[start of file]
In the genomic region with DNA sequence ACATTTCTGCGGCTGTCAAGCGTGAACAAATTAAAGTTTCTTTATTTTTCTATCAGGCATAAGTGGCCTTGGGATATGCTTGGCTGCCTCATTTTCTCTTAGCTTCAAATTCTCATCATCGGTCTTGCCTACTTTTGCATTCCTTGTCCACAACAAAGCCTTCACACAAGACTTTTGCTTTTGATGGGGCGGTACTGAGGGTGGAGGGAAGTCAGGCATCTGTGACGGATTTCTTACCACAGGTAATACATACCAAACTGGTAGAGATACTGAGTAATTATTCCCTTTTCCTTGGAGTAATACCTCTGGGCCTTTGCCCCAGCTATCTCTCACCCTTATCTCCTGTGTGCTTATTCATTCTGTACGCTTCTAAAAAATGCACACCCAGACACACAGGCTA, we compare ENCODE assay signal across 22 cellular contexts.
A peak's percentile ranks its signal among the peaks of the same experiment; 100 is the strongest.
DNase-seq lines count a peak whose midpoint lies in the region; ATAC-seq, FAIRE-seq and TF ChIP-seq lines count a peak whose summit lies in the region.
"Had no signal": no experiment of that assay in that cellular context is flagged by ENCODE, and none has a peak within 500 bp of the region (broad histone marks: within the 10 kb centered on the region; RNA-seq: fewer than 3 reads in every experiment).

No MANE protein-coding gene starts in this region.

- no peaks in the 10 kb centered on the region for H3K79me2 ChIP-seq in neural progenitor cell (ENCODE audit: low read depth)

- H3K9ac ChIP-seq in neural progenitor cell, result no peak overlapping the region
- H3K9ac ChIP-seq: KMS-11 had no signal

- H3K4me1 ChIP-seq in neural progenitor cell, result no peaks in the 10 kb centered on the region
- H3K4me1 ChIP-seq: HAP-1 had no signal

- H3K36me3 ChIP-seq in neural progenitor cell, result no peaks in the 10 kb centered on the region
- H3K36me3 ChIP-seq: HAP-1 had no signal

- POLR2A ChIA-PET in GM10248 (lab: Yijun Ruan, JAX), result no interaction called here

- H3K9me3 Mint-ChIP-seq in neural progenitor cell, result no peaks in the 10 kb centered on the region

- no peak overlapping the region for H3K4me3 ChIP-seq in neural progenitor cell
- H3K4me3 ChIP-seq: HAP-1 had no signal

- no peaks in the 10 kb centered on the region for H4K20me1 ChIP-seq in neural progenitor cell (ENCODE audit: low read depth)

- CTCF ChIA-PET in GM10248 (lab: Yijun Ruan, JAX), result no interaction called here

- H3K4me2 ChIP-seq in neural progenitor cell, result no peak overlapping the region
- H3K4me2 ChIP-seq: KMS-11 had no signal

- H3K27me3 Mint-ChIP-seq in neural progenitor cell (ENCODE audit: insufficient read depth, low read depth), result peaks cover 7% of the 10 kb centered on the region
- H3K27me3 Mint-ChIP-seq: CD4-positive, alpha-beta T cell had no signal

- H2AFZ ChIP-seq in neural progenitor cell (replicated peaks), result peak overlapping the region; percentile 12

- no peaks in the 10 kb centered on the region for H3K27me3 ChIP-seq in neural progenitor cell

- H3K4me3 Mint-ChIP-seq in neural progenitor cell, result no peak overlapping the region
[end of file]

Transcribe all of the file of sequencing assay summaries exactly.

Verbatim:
In the genomic region with DNA sequence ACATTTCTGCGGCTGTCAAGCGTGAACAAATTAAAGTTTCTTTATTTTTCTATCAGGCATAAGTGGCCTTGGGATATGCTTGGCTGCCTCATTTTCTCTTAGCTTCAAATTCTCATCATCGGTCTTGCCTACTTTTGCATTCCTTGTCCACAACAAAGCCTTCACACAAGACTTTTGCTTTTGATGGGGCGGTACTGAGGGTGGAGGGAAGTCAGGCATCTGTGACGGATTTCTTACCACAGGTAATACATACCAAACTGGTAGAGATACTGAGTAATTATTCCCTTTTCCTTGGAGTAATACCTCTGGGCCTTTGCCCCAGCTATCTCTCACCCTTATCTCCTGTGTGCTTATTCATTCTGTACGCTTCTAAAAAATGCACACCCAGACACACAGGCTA, we compare ENCODE assay signal across 22 cellular contexts.
A peak's percentile ranks its signal among the peaks of the same experiment; 100 is the strongest.
DNase-seq lines count a peak whose midpoint lies in the region; ATAC-seq, FAIRE-seq and TF ChIP-seq lines count a peak whose summit lies in the region.
"Had no signal": no experiment of that assay in that cellular context is flagged by ENCODE, and none has a peak within 500 bp of the region (broad histone marks: within the 10 kb centered on the region; RNA-seq: fewer than 3 reads in every experiment).

No MANE protein-coding gene starts in this region.

- no peaks in the 10 kb centered on the region for H3K79me2 ChIP-seq in neural progenitor cell (ENCODE audit: low read depth)

- H3K9ac ChIP-seq in neural progenitor cell, result no peak overlapping the region
- H3K9ac ChIP-seq: KMS-11 had no signal

- H3K4me1 ChIP-seq in neural progenitor cell, result no peaks in the 10 kb centered on the region
- H3K4me1 ChIP-seq: HAP-1 had no signal

- H3K36me3 ChIP-seq in neural progenitor cell, result no peaks in the 10 kb centered on the region
- H3K36me3 ChIP-seq: HAP-1 had no signal

- POLR2A ChIA-PET in GM10248 (lab: Yijun Ruan, JAX), result no interaction called here

- H3K9me3 Mint-ChIP-seq in neural progenitor cell, result no peaks in the 10 kb centered on the region

- no peak overlapping the region for H3K4me3 ChIP-seq in neural progenitor cell
- H3K4me3 ChIP-seq: HAP-1 had no signal

- no peaks in the 10 kb centered on the region for H4K20me1 ChIP-seq in neural progenitor cell (ENCODE audit: low read depth)

- CTCF ChIA-PET in GM10248 (lab: Yijun Ruan, JAX), result no interaction called here

- H3K4me2 ChIP-seq in neural progenitor cell, result no peak overlapping the region
- H3K4me2 ChIP-seq: KMS-11 had no signal

- H3K27me3 Mint-ChIP-seq in neural progenitor cell (ENCODE audit: insufficient read depth, low read depth), result peaks cover 7% of the 10 kb centered on the region
- H3K27me3 Mint-ChIP-seq: CD4-positive, alpha-beta T cell had no signal

- H2AFZ ChIP-seq in neural progenitor cell (replicated peaks), result peak overlapping the region; percentile 12

- no peaks in the 10 kb centered on the region for H3K27me3 ChIP-seq in neural progenitor cell

- H3K4me3 Mint-ChIP-seq in neural progenitor cell, result no peak overlapping the region